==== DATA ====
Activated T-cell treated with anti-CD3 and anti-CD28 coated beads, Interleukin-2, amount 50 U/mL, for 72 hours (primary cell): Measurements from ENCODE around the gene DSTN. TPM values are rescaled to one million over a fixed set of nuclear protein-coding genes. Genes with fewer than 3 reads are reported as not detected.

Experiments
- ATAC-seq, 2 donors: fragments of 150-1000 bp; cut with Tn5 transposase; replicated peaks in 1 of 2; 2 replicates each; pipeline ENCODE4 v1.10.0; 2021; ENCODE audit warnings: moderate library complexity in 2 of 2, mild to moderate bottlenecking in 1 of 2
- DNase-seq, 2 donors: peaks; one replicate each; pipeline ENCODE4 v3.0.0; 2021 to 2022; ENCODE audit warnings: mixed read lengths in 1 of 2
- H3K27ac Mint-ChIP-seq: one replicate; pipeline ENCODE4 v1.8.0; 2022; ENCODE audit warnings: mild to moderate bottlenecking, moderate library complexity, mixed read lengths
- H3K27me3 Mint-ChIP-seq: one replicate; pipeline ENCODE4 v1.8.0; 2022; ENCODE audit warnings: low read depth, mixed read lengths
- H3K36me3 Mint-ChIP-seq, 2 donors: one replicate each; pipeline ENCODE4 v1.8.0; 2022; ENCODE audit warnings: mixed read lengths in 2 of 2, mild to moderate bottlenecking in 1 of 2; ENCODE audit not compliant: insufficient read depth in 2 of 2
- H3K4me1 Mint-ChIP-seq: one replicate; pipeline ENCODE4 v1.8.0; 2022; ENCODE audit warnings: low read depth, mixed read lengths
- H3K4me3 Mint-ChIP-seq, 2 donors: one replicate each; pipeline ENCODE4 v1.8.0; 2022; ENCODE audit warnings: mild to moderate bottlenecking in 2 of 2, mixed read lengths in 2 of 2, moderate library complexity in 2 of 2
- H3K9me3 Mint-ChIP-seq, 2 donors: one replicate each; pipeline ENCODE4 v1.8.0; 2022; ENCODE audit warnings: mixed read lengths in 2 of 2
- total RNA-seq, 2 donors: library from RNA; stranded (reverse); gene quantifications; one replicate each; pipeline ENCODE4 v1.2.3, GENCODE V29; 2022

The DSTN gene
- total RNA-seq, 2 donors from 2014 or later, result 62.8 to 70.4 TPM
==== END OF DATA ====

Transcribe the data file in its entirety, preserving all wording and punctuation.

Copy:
Activated T-cell treated with anti-CD3 and anti-CD28 coated beads, Interleukin-2, amount 50 U/mL, for 72 hours (primary cell): Measurements from ENCODE around the gene DSTN. TPM values are rescaled to one million over a fixed set of nuclear protein-coding genes. Genes with fewer than 3 reads are reported as not detected.

Experiments
- ATAC-seq, 2 donors: fragments of 150-1000 bp; cut with Tn5 transposase; replicated peaks in 1 of 2; 2 replicates each; pipeline ENCODE4 v1.10.0; 2021; ENCODE audit warnings: moderate library complexity in 2 of 2, mild to moderate bottlenecking in 1 of 2
- DNase-seq, 2 donors: peaks; one replicate each; pipeline ENCODE4 v3.0.0; 2021 to 2022; ENCODE audit warnings: mixed read lengths in 1 of 2
- H3K27ac Mint-ChIP-seq: one replicate; pipeline ENCODE4 v1.8.0; 2022; ENCODE audit warnings: mild to moderate bottlenecking, moderate library complexity, mixed read lengths
- H3K27me3 Mint-ChIP-seq: one replicate; pipeline ENCODE4 v1.8.0; 2022; ENCODE audit warnings: low read depth, mixed read lengths
- H3K36me3 Mint-ChIP-seq, 2 donors: one replicate each; pipeline ENCODE4 v1.8.0; 2022; ENCODE audit warnings: mixed read lengths in 2 of 2, mild to moderate bottlenecking in 1 of 2; ENCODE audit not compliant: insufficient read depth in 2 of 2
- H3K4me1 Mint-ChIP-seq: one replicate; pipeline ENCODE4 v1.8.0; 2022; ENCODE audit warnings: low read depth, mixed read lengths
- H3K4me3 Mint-ChIP-seq, 2 donors: one replicate each; pipeline ENCODE4 v1.8.0; 2022; ENCODE audit warnings: mild to moderate bottlenecking in 2 of 2, mixed read lengths in 2 of 2, moderate library complexity in 2 of 2
- H3K9me3 Mint-ChIP-seq, 2 donors: one replicate each; pipeline ENCODE4 v1.8.0; 2022; ENCODE audit warnings: mixed read lengths in 2 of 2
- total RNA-seq, 2 donors: library from RNA; stranded (reverse); gene quantifications; one replicate each; pipeline ENCODE4 v1.2.3, GENCODE V29; 2022

The DSTN gene
- total RNA-seq, 2 donors from 2014 or later, result 62.8 to 70.4 TPM